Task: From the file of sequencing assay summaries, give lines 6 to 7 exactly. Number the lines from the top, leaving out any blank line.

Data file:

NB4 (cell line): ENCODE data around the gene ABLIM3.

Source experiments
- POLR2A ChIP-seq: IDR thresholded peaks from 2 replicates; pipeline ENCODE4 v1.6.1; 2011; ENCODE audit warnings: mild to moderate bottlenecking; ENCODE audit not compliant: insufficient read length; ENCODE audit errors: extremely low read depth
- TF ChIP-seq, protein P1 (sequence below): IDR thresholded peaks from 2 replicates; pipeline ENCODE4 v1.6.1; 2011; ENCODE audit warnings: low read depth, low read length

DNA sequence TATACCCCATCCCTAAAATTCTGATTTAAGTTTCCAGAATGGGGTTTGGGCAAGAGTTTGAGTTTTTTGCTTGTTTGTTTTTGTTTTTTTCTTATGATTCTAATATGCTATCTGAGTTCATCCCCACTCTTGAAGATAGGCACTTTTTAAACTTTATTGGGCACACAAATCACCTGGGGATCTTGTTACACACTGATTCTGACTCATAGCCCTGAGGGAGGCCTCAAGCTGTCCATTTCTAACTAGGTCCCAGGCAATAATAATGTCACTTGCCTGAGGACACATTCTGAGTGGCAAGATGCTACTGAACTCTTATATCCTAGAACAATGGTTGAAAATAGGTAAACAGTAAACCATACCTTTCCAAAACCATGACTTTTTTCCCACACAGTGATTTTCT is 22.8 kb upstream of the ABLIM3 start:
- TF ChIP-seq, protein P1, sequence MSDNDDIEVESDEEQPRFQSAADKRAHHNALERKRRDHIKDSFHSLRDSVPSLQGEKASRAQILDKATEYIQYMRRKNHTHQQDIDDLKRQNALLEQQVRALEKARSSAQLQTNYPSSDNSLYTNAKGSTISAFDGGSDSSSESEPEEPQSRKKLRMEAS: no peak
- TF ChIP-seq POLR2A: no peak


- TF ChIP-seq, protein P1, sequence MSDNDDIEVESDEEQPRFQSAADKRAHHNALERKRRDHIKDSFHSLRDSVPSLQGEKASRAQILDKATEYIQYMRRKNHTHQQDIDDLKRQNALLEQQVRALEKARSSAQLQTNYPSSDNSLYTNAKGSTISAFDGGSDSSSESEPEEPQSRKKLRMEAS: no peak
- TF ChIP-seq POLR2A: no peak